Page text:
A rocky outcrop at the end of the beach looks like a great place to get close to the ocean, so I climb up, asking Max if he can take a few pictures. I go right to the edge, checking it’s safe. The sea sprays up as the water hits the rocks below.
The Freaking Pacific, again!
Now, the last time I visited the Pacific ocean in 2017, I took off my shoes and stepped in the water. I opened up to the vastness of this great titan being and I did not notice it coming up to meet me. A wave twice my height had come rushing towards me. From the beach, Max shouted to me to run! I had to run fast through the water to avoid being consumed by the huge wave.
This time there is no danger of being swept away. Then, just as I turn to come back down onto the beach, a wave throws itself right up over my back and slaps me on the back of the head. It feels like a sharp slap too!
Maybe it’s just a friendly slap, but it hits me right in the neck. I had a tension headache in this spot all morning and the slap totally clears it.
I look round to Max, totally shocked and soaked by the ocean and he is facing the other way. There is only one witness, a man walking up the beach laughing. We share a laugh and go on our way.
Right at the back of the beach near the steps, there is a hirsute man sunbathing. Max thinks he is naked. I can’t see from this angle and I don’t want to stare. We don’t get a good look until we are up above. Yes, he is completely starkers!
(When I get home I ask the internet. “Is Baker Beach a nudist beach?” It answers, “The northern section of Baker Beach is ‘frequented by clothing-optional sunbathers,’ and as such it is considered a nude beach.”)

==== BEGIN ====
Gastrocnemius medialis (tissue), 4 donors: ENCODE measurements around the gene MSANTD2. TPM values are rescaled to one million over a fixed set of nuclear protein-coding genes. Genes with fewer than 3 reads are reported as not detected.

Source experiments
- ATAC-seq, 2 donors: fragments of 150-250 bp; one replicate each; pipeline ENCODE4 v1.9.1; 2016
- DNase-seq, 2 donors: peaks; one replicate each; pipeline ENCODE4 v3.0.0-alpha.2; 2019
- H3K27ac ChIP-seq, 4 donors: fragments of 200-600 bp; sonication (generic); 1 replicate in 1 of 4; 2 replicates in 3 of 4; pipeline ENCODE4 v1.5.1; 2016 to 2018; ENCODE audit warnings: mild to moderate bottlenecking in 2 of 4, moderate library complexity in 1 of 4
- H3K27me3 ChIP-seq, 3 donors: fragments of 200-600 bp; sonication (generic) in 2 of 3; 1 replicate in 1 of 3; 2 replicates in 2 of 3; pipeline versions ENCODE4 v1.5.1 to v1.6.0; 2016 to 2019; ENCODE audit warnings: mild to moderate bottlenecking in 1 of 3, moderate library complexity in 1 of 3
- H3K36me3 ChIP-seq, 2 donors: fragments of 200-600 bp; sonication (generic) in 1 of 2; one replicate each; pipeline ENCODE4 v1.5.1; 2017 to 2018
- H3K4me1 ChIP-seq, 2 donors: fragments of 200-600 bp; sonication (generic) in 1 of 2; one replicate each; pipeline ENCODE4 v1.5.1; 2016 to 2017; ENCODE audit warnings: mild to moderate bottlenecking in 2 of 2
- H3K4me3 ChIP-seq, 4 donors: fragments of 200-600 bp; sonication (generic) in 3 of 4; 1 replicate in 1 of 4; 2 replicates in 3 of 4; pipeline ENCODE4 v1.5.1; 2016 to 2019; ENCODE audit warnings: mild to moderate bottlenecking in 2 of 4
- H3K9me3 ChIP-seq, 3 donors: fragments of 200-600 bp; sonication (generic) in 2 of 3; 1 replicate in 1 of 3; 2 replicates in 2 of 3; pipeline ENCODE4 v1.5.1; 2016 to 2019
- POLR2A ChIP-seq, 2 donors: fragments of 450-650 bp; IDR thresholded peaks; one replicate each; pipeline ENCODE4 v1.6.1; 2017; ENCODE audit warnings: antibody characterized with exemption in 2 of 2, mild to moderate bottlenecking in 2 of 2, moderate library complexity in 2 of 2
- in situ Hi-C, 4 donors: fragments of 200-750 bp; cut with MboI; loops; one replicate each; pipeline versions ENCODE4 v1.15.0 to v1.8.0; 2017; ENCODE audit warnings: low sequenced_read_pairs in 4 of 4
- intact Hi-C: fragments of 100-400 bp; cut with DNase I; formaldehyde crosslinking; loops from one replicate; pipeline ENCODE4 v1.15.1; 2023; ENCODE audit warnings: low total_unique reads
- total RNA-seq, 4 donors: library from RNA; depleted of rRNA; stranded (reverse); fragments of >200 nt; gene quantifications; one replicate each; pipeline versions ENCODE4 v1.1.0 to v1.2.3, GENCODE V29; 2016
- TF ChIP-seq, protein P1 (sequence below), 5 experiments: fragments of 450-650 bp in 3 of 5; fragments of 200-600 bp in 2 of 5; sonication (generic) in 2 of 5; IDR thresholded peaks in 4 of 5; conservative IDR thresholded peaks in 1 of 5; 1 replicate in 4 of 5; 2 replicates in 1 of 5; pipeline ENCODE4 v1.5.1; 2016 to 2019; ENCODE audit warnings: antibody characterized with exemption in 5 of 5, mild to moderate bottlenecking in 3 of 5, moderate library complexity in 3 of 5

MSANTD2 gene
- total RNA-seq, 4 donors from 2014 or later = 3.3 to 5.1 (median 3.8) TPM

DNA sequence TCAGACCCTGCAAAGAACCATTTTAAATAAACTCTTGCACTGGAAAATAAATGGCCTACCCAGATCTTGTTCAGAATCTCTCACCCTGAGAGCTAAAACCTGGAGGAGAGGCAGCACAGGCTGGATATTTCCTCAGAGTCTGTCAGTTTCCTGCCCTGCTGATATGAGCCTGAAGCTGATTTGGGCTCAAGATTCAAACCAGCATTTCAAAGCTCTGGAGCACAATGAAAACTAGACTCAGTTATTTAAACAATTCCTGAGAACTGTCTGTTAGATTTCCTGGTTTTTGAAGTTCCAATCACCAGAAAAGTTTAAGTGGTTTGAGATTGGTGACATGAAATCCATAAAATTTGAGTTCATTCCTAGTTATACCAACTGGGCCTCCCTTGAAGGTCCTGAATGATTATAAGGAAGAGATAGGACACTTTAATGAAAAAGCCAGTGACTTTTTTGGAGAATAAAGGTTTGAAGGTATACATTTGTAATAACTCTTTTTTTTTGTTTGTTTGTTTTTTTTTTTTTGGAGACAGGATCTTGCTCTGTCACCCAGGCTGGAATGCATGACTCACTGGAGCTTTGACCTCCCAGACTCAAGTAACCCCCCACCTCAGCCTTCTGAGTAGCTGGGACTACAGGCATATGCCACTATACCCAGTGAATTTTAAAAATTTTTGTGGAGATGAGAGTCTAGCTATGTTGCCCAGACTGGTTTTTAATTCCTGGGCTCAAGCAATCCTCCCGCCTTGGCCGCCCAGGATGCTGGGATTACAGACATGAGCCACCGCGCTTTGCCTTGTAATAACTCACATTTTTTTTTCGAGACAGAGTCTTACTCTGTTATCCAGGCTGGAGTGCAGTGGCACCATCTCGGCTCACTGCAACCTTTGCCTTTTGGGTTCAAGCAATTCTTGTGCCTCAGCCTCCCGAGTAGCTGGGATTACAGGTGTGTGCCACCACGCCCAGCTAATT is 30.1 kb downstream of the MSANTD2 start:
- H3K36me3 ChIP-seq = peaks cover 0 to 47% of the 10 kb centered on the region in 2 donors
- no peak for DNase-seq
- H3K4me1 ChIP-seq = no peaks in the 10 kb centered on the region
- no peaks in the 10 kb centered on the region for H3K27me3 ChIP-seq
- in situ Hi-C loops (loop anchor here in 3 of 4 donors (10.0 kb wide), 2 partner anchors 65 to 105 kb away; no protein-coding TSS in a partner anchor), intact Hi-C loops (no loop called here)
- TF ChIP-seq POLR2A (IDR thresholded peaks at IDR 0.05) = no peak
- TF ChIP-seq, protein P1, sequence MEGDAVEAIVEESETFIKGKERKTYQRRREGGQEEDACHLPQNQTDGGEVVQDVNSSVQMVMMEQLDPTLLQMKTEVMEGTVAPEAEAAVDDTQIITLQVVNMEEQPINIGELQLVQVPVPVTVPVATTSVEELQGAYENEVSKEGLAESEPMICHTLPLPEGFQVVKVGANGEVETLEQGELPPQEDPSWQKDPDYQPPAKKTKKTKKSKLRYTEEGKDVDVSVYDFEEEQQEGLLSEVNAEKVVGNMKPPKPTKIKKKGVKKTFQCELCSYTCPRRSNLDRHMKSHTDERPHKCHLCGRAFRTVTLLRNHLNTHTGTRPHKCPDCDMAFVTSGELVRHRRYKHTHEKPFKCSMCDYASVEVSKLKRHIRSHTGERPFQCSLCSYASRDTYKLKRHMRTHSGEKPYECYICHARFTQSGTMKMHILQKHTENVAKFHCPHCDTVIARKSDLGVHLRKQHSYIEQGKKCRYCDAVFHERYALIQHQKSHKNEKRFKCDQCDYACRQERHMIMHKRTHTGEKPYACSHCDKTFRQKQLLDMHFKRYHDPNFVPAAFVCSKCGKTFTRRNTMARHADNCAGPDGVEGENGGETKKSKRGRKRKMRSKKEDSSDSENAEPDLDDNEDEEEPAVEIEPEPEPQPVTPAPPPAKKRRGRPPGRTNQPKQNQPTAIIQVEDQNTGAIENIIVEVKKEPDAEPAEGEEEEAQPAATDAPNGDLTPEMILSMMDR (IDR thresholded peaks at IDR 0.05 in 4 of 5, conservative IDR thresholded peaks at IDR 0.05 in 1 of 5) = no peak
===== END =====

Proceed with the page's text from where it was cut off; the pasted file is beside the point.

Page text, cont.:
It is worth noting that large waves, undertows and rip currents make Baker Beach unsafe for swimming.
From Baker Beach you can climb a huge sand ladder up to the trail. Our legs are really feeling the strain, so we take an easier route up around the batteries.
The concrete batteries are shelters and fortifications for huge guns that would have been pointed at the sea to shoot at invaders and immigrants in times past. There are so many of them along this part of the Coast around Fort Scot in the Presidio. I find it quite disturbing, Max however found it fascinating and wants to go back and explore some more.
This has been a longer walk than we had anticipated, at a guess I would say 8 miles or so. In addition, the hills and staircases are quite an effort. A worthwhile effort for an incredible walk exploring the wild edges of San Francisco.
The temptation on this side of Golden Gate Bridge is to cross over and explore the landscape on the other side. There is Marin Headland, Muir Woods and so much more wild and divine nature to explore.
Our time here is short and we make a promise to stay longer to include this in our adventure next year.
Finally, we walk right up to Golden Gate bridge and find out where to get the bus back to Golden Gate Park using a map on Max’s phone. The number 28 takes us right to Fulton and Park Presidio Boulevard.
I hope we are in time to get to the Botanical Gardens.